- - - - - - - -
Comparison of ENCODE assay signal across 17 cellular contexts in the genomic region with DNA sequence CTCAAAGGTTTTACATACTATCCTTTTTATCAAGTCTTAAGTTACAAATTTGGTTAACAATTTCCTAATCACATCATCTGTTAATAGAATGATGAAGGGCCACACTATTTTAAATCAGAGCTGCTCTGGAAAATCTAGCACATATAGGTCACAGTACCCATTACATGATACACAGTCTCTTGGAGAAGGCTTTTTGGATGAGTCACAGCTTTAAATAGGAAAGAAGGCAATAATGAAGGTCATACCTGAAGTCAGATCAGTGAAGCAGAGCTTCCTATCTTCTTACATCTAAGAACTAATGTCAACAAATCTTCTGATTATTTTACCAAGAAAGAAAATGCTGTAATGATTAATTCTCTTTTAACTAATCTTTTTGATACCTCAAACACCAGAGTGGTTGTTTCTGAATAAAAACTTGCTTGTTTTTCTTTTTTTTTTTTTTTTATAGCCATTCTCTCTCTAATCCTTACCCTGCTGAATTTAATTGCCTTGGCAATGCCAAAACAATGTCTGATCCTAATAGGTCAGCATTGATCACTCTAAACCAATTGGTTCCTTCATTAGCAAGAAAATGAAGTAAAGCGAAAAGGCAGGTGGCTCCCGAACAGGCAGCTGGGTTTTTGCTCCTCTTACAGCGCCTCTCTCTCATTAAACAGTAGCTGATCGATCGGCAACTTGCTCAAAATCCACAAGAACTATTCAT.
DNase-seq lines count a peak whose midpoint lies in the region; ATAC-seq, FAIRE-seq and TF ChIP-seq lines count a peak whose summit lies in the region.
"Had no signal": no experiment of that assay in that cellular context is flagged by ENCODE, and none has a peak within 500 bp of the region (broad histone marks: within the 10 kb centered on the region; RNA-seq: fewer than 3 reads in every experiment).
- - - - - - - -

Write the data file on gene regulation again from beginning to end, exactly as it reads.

Comparison of ENCODE assay signal across 17 cellular contexts in the genomic region with DNA sequence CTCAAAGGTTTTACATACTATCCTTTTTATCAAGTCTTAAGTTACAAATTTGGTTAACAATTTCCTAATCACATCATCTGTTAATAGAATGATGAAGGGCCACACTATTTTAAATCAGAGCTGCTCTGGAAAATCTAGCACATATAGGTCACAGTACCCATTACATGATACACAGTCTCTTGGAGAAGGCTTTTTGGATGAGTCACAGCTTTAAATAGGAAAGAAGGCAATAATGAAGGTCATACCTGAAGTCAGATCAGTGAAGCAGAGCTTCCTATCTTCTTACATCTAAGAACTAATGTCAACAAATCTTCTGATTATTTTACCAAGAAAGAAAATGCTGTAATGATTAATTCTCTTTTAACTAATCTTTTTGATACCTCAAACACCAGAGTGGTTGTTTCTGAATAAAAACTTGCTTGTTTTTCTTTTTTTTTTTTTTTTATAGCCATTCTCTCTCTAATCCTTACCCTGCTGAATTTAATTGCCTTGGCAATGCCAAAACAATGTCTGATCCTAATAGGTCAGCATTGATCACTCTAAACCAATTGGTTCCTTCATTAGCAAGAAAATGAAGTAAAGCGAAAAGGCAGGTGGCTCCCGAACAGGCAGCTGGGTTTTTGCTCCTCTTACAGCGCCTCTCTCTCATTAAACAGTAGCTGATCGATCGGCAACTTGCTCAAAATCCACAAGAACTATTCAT.
DNase-seq lines count a peak whose midpoint lies in the region; ATAC-seq, FAIRE-seq and TF ChIP-seq lines count a peak whose summit lies in the region.
"Had no signal": no experiment of that assay in that cellular context is flagged by ENCODE, and none has a peak within 500 bp of the region (broad histone marks: within the 10 kb centered on the region; RNA-seq: fewer than 3 reads in every experiment).